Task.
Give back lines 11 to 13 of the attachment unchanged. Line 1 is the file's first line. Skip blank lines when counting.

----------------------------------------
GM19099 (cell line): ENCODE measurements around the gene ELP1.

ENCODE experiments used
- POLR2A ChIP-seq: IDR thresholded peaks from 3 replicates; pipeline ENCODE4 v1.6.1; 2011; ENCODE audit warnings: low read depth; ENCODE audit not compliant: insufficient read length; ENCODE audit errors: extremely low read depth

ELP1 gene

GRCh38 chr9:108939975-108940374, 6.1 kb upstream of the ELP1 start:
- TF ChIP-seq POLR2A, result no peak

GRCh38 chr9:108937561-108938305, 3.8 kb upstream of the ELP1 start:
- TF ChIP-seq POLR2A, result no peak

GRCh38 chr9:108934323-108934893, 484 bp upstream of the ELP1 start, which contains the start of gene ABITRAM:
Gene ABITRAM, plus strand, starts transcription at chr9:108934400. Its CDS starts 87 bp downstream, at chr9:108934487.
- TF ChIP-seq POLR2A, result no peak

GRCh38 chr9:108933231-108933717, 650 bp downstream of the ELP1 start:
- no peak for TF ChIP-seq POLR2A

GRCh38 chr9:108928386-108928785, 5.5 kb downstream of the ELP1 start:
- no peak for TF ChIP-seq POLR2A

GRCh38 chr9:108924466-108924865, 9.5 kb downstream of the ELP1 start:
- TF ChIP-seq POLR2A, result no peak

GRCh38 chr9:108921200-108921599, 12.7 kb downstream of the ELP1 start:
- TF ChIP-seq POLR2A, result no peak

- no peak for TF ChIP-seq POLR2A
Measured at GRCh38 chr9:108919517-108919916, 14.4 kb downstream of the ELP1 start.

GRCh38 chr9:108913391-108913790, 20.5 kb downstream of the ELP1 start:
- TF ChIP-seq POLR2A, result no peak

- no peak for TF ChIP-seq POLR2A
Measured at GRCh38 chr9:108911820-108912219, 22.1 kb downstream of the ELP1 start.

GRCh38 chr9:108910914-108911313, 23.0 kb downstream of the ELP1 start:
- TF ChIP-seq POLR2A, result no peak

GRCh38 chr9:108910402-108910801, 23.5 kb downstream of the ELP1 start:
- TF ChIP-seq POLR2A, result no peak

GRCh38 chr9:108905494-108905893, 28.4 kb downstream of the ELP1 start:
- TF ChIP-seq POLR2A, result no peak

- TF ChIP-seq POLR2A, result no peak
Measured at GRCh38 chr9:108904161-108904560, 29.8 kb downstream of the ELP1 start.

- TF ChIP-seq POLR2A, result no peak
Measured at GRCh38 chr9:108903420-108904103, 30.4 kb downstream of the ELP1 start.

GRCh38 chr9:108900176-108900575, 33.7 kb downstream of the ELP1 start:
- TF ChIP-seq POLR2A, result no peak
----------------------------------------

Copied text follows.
- TF ChIP-seq POLR2A, result no peak

GRCh38 chr9:108933231-108933717, 650 bp downstream of the ELP1 start:
- no peak for TF ChIP-seq POLR2A